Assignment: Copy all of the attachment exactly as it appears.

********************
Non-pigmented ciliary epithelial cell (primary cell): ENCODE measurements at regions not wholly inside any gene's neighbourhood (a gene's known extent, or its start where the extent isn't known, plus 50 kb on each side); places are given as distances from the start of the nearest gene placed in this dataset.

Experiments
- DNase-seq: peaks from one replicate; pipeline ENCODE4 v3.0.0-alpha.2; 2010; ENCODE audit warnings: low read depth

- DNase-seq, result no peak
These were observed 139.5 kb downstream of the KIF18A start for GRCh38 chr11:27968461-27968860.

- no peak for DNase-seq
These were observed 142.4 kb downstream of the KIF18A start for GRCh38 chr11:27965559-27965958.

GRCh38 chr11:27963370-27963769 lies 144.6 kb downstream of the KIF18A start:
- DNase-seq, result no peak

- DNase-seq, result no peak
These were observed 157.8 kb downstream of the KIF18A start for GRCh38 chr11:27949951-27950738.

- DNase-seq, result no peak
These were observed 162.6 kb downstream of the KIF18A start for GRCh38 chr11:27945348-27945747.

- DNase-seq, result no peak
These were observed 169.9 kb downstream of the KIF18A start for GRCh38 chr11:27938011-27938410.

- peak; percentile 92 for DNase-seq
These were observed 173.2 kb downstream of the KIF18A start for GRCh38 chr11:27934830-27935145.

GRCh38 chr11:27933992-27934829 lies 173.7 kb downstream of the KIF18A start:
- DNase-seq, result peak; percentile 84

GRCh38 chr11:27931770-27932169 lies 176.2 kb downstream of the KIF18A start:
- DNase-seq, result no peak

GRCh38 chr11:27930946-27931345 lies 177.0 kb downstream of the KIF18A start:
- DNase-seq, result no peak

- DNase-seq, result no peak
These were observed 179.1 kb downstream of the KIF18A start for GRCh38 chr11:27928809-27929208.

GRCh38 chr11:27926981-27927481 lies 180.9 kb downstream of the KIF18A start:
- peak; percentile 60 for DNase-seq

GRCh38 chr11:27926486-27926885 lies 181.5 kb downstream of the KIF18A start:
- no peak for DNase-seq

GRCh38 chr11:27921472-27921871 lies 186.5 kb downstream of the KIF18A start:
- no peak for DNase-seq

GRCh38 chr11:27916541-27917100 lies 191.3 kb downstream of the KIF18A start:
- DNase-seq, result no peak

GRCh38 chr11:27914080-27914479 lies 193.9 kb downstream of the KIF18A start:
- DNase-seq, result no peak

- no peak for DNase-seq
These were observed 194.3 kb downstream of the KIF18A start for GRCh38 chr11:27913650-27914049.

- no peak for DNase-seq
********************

Non-pigmented ciliary epithelial cell (primary cell): ENCODE measurements at regions not wholly inside any gene's neighbourhood (a gene's known extent, or its start where the extent isn't known, plus 50 kb on each side); places are given as distances from the start of the nearest gene placed in this dataset.

Experiments
- DNase-seq: peaks from one replicate; pipeline ENCODE4 v3.0.0-alpha.2; 2010; ENCODE audit warnings: low read depth

- DNase-seq, result no peak
These were observed 139.5 kb downstream of the KIF18A start for GRCh38 chr11:27968461-27968860.

- no peak for DNase-seq
These were observed 142.4 kb downstream of the KIF18A start for GRCh38 chr11:27965559-27965958.

GRCh38 chr11:27963370-27963769 lies 144.6 kb downstream of the KIF18A start:
- DNase-seq, result no peak

- DNase-seq, result no peak
These were observed 157.8 kb downstream of the KIF18A start for GRCh38 chr11:27949951-27950738.

- DNase-seq, result no peak
These were observed 162.6 kb downstream of the KIF18A start for GRCh38 chr11:27945348-27945747.

- DNase-seq, result no peak
These were observed 169.9 kb downstream of the KIF18A start for GRCh38 chr11:27938011-27938410.

- peak; percentile 92 for DNase-seq
These were observed 173.2 kb downstream of the KIF18A start for GRCh38 chr11:27934830-27935145.

GRCh38 chr11:27933992-27934829 lies 173.7 kb downstream of the KIF18A start:
- DNase-seq, result peak; percentile 84

GRCh38 chr11:27931770-27932169 lies 176.2 kb downstream of the KIF18A start:
- DNase-seq, result no peak

GRCh38 chr11:27930946-27931345 lies 177.0 kb downstream of the KIF18A start:
- DNase-seq, result no peak

- DNase-seq, result no peak
These were observed 179.1 kb downstream of the KIF18A start for GRCh38 chr11:27928809-27929208.

GRCh38 chr11:27926981-27927481 lies 180.9 kb downstream of the KIF18A start:
- peak; percentile 60 for DNase-seq

GRCh38 chr11:27926486-27926885 lies 181.5 kb downstream of the KIF18A start:
- no peak for DNase-seq

GRCh38 chr11:27921472-27921871 lies 186.5 kb downstream of the KIF18A start:
- no peak for DNase-seq

GRCh38 chr11:27916541-27917100 lies 191.3 kb downstream of the KIF18A start:
- DNase-seq, result no peak

GRCh38 chr11:27914080-27914479 lies 193.9 kb downstream of the KIF18A start:
- DNase-seq, result no peak

- no peak for DNase-seq
These were observed 194.3 kb downstream of the KIF18A start for GRCh38 chr11:27913650-27914049.

- no peak for DNase-seq